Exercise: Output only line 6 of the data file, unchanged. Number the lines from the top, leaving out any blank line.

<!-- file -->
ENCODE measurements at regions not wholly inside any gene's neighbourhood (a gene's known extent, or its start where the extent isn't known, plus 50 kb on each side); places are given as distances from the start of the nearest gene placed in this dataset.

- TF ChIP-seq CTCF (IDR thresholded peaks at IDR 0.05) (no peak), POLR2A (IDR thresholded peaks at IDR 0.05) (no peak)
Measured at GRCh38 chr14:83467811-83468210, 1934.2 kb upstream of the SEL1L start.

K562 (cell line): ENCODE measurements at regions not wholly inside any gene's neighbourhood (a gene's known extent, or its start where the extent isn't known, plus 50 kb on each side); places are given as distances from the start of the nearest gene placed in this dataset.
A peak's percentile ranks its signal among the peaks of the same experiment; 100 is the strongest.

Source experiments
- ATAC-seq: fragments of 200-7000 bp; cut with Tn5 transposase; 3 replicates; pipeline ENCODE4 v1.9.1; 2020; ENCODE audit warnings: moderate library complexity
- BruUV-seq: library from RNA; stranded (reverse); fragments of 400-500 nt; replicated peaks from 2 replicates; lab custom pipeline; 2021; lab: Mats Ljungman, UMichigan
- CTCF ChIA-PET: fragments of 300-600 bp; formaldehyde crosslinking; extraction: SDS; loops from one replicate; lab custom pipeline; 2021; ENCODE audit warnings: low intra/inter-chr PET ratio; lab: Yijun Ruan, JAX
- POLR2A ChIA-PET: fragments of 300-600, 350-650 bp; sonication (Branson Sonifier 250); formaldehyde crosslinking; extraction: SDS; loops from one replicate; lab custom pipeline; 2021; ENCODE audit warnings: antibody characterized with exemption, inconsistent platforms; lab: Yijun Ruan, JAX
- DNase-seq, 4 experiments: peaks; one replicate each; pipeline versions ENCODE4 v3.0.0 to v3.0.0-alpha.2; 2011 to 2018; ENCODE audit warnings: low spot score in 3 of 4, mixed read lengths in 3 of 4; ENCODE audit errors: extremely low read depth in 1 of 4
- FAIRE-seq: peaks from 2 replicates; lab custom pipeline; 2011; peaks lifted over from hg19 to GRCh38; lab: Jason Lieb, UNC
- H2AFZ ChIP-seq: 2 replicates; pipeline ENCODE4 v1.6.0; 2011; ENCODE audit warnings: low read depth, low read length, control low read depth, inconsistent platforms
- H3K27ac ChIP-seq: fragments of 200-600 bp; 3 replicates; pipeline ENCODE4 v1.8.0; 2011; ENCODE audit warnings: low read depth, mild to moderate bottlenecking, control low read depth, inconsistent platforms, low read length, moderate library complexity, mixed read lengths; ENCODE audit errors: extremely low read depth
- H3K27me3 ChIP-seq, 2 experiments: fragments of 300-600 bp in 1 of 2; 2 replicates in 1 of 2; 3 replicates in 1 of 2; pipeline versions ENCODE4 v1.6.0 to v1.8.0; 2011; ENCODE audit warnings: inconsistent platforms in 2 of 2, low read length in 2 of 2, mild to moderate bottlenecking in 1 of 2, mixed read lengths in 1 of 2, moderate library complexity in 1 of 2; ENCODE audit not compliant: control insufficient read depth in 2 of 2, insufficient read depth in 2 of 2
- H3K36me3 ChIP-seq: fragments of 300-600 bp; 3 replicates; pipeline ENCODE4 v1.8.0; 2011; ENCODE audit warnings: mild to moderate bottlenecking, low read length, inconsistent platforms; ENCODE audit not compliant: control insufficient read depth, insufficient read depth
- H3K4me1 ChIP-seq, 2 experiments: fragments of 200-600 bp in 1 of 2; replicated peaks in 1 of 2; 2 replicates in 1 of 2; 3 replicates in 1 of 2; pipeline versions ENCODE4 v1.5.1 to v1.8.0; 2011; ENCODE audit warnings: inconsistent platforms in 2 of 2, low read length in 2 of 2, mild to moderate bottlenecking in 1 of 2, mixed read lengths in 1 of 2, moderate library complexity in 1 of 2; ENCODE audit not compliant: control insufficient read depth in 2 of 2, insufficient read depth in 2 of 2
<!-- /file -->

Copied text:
Source experiments